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Spondylarthropathy – How do you say that?

My GP keeps writing spondylarthropathy on my blood test forms. What the heck does that mean? Well, for a start here is a talking dictionary, so I can at least pronounce it! (with a dodgy American accent…)

spondylarthropathy

“Inflammation of the spine – of whatever cause – is called spondylitis. Although spondylitis occurs commonly in people with spondyoarthropathies by no means everyone gets it.
The spondyloarthropathy “family”
1 ankylosing spondylitis,
2 reactive arthritis (also known as Reiter’s syndrome),
3 enteropathic arthritis associated with the bowel disorders ulcerative colitis and Crohn’s disease and
4 psoriatic arthritis associated with the skin disease psoriasis
^
Four conditions are regarded as being members of a family of disorders. Because of the common thread of spondylitis which can occur in each of these conditions, these four disorders are known as spondyloarthopathies (sometimes abbreviated to SpA).”
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Dr Andrew Keat is a consultant rheumatologist at Northwick Park Hospital in Harrow, Middlesex
http://www.arc.org.uk/news/arthritistoday/140_4.asp

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Okay, so from what I can gather, I may have inflammation of the spine because I have psoriatic arthritis (although they haven’t looked for it yet). You can get inflammation of the spine in a number of different diseases (AS, Reactive arthritis, EA, PA etc).  If the bones of the spine fuse then it is called ankylosis.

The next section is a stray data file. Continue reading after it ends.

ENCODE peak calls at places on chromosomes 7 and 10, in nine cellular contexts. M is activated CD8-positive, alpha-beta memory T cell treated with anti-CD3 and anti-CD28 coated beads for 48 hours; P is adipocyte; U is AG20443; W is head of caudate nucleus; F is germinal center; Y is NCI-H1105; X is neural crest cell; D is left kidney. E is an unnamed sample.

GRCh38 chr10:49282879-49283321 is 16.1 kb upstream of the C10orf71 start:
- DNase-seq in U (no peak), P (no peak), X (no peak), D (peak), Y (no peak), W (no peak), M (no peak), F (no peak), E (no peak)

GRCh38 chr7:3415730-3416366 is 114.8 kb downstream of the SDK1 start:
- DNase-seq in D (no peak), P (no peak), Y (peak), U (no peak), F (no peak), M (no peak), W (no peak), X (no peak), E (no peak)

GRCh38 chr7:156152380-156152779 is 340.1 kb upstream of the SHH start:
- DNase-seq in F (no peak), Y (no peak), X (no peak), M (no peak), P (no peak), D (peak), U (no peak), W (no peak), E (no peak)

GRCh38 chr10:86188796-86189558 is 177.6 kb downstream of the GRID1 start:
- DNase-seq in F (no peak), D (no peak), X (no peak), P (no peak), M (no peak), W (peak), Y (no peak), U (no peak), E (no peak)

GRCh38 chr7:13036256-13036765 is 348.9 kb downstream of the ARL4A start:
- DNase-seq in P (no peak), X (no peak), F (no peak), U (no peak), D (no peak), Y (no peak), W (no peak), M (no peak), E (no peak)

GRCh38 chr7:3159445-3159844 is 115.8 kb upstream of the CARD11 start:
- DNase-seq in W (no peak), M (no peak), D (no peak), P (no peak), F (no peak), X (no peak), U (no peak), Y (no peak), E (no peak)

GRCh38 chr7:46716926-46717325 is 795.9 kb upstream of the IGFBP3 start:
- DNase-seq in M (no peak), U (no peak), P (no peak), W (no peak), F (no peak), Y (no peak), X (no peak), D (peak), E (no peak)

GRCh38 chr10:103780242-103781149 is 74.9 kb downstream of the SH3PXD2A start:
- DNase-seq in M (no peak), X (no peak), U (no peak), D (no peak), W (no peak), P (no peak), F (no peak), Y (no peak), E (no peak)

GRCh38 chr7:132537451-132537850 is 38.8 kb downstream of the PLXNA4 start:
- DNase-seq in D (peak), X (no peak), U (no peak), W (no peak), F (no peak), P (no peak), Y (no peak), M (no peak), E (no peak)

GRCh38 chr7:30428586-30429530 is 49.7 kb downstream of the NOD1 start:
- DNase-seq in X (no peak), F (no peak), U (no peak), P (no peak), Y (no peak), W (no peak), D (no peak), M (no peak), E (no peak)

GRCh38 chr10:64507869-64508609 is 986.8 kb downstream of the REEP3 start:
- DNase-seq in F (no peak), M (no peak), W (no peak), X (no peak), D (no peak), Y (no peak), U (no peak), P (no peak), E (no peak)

Ankylosying spondylitis (AS), Reactive arthritis, enteropathic arthritis and psoriatic arthritis (PA), are all “seronegative” types of arthritis, i.e. most people who have them do NOT test positive for RF, or rheumatoid factor in the blood, which is a found in 80% of people with rheumatoid arthritis (a seropositive type of arthritis).

Okay, I think I’ve got that straight in my head and I’ll try not to freak out if they start x-raying my spine. It seems that this is one of the areas that can be affected with psoriatic arthritis and it may not even cause any problems. Sometimes I feel like I am learning a foreign language.  How much harder would all this be if English wasn’t my native language? At least I have the time and internet access so I can look these things up. I am grateful for that.

Does it matter if I know, or can say these words?  Well, it does to me. I appreciate that not everyone wants to know the details but I do. It’s my body and I want to understand what is going on in it. It helps me if I can understand there are specific changes in PA that mean you can tell it apart from RA.   The better we get at dividing diseases into categories, the better we get at treating them.

Maybe, I’m only interested because my diagnosis is relatively new? or maybe I am interested because I’ve been living with pain for 20 years and I might now be getting some answers as to why? Who knows, psychologically I feel better knowing stuff, maybe, next year I’ll be happy to take the drugs and forget about it but for now, this blog is a place where I can store my research and my feelings because Lord knows, there isn’t enough room in my brain!